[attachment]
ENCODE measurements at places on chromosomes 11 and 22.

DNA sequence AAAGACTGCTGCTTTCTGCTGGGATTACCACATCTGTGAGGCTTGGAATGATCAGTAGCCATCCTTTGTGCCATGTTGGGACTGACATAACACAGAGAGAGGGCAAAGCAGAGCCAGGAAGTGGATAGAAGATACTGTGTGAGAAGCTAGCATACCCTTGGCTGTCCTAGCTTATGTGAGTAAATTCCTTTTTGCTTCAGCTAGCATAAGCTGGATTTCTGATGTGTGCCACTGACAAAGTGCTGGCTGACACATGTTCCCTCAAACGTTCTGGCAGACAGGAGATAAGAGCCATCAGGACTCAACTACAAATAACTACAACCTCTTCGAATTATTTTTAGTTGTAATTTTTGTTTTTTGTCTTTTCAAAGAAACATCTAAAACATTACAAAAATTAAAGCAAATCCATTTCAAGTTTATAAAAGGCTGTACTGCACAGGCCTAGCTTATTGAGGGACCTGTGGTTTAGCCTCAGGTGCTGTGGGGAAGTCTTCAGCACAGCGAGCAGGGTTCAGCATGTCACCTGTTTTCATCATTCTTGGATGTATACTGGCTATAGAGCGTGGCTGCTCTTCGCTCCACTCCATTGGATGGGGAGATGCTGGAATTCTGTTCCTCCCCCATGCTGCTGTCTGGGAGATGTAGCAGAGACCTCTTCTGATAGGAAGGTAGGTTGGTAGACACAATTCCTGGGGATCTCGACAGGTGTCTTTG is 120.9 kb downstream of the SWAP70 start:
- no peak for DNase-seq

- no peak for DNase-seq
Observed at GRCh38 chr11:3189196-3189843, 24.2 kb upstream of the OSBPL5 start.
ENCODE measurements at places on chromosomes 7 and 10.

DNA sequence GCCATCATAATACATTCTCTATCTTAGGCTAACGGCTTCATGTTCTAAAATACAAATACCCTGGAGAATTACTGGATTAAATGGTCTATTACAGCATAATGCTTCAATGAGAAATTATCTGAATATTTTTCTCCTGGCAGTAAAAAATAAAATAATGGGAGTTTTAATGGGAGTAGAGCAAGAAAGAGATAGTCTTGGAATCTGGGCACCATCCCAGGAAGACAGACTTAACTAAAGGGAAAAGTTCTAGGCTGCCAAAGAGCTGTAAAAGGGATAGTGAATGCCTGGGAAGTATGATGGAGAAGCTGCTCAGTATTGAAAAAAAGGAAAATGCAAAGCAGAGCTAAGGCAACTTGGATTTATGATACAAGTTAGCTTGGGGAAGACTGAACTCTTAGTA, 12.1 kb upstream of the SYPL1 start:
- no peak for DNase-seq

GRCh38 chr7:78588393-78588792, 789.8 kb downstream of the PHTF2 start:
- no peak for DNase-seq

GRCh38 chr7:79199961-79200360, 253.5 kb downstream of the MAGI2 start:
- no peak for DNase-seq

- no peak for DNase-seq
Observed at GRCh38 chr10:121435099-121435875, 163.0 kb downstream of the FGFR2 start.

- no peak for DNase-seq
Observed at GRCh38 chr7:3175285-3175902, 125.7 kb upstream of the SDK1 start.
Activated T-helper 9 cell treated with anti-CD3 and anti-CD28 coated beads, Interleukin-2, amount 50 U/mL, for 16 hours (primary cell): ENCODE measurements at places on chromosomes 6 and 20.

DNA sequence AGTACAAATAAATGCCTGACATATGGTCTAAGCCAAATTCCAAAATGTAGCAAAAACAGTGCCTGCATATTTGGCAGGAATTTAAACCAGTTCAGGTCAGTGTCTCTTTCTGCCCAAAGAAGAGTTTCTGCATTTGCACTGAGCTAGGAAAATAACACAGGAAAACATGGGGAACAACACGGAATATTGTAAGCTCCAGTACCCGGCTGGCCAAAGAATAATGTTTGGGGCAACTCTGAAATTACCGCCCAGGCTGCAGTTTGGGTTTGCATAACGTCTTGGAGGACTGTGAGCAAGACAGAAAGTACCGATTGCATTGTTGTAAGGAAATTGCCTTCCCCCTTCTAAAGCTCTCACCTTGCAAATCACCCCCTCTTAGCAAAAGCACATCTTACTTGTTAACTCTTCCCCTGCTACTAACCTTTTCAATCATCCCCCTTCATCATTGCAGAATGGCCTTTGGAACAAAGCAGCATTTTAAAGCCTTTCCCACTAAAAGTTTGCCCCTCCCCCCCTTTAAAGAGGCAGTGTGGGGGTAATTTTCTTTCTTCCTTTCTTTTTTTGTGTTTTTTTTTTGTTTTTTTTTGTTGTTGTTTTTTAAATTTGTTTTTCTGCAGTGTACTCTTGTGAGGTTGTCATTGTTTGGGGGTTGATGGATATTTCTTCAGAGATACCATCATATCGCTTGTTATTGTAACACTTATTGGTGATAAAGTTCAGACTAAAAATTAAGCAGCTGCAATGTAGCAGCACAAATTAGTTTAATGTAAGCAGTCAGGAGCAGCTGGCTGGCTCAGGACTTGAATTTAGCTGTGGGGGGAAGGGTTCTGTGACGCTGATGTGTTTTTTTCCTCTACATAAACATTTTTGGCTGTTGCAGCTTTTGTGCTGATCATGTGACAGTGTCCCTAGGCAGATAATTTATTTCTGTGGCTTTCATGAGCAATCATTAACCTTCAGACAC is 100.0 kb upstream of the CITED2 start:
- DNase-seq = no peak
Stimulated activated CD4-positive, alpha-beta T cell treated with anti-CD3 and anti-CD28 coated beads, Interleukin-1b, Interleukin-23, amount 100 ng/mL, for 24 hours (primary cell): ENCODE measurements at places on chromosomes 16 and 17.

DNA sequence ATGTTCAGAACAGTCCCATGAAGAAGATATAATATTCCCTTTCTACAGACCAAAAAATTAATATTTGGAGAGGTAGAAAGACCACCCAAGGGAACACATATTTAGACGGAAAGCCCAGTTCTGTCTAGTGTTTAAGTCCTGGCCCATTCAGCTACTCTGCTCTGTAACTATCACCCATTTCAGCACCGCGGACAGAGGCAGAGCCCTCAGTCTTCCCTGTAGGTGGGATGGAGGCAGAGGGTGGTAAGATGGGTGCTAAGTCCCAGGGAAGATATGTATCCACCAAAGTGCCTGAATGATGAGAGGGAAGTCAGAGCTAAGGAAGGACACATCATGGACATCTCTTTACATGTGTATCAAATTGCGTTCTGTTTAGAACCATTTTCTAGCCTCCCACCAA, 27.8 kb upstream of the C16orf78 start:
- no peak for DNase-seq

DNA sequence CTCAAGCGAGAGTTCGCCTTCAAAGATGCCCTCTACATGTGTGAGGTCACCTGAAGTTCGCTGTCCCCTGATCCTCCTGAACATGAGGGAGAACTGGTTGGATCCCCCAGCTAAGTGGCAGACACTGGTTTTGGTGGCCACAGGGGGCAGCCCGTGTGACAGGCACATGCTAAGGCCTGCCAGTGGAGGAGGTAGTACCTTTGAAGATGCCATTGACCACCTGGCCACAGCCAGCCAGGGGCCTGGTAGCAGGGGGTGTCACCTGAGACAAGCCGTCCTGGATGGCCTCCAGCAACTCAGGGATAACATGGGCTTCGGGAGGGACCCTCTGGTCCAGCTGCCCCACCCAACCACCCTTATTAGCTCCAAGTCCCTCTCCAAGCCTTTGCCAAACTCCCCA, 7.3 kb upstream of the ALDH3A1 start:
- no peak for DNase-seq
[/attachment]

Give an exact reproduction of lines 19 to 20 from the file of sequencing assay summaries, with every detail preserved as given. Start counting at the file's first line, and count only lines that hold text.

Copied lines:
- DNase-seq = no peak
Stimulated activated CD4-positive, alpha-beta T cell treated with anti-CD3 and anti-CD28 coated beads, Interleukin-1b, Interleukin-23, amount 100 ng/mL, for 24 hours (primary cell): ENCODE measurements at places on chromosomes 16 and 17.